So far (in the previous article), we have examined the quickstart template in detail. Now, we will go ahead and deploy it.

Back in the Azure portal, go to the templates section and click on Add to add a new template.

Give name VM-Windows-Vanilla and give some logical description. Click OK.

Remove the existing template code.

Copy the simple windows VM template code from VS Code.

Paste it in the template area and click OK.

Then click Add. The template will get validated and be visible in repository.

Select the recently created template and click Deploy.

Here also you can quickly view and edit the template and check if there is anything missing.

You will get a tree-view structure on the left-hand side which shows us visually what is included in the template. This view is updated in real time as we modify the template. So, as you add new resources to the template, you will see them being listed here on the left side.

We have already talked about parameters, variables and resources. Now let us talk about outputs. The output is used to retrieve any specific data that might be generated during template creation. Here you can see that the output value references the public IP address and the fully qualified domain name (fqdn) value. This is telling the template to reference this specific IP address name, get the DNS setting and then get the fqdn property. So basically, this returns the fqdn of this virtual machine.

The reference function is also very important as it is used to give out values of the Azure resources. You can see here that is used to get the resourceId and from that the user can get the primary endpoint for the blob. This function finds the resource ID of the specific storage account with this specific name. It then uses that as a reference ID to find the exact specific storage account. That storage account will contain a property called primary endpoints which will have a property for blob.

Click Save.

Select the appropriate subscription and create a new resource group. Choose a location. Below are the fields that we need to input for the VM. Add an Admin username and password. You can see that the password is not visible because the type was securestring. Let us see what happens if change the type from securestring to string.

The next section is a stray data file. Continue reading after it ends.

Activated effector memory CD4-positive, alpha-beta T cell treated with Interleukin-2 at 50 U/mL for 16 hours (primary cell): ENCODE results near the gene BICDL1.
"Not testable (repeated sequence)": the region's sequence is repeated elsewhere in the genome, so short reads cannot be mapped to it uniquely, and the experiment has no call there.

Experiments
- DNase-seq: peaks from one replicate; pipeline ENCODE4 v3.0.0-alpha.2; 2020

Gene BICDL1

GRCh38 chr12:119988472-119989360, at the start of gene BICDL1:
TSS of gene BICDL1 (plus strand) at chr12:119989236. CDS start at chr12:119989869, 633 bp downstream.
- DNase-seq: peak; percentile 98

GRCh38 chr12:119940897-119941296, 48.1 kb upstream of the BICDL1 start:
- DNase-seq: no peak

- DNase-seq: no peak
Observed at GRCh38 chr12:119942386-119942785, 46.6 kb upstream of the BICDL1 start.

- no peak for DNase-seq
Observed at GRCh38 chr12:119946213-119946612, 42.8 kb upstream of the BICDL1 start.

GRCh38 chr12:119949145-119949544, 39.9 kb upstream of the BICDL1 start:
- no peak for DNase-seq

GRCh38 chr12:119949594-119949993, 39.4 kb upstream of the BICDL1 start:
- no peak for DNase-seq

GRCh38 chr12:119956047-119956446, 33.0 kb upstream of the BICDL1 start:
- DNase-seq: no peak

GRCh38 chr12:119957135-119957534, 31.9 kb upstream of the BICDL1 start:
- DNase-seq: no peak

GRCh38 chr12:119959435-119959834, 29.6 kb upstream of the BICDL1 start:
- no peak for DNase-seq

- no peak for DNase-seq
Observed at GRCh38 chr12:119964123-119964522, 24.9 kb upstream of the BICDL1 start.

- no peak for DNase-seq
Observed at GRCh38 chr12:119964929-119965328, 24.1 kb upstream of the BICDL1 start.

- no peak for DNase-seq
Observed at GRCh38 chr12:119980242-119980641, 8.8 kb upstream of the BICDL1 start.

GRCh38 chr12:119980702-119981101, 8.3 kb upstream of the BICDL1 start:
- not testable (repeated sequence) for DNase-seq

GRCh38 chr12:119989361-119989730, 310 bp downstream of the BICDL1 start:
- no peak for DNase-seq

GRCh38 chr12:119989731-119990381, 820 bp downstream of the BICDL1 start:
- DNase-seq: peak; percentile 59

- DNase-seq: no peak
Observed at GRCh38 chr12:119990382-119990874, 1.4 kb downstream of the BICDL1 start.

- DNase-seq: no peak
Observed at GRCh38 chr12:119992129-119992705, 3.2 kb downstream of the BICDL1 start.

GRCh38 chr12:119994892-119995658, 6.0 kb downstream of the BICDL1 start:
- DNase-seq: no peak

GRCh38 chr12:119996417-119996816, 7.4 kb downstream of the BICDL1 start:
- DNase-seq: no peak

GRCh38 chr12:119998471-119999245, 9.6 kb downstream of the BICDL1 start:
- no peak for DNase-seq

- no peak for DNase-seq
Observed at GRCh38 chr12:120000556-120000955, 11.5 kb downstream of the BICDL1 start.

Click Edit template.

Find adminPassword and change its type from securestring to string. Click Save.

You will see that the password would now be visible. Give the Dns Label Prefix. In my case, it is testdemokt. Then, you can select the Window OS Version from the dropdown. The default would be 2016 Datacenter since that was what was defined as a defautlValue in the template.

From the dropdown, select 2012-R2-Datacenter. The location field specifies the location for all the resources which in our case is the same as the resource group. Tick the checkbox and click on Purchase to deploy. Deploying this button will launch VM in the Azure Cloud which will incur some charges and hence this button is called purchase.

You can also see that status while the resources are being deployed.

It gives you a view of actually what all components have been deployed and also the ones that are under deployment.

After a few minutes, the deployment would get completed.

In the outputs section, you can see the hostname. This tells us that the Azure VM is created and the output is also provided to you in case you need it.

Here again you can view the template that you have deployed just in case you need to have a look at it.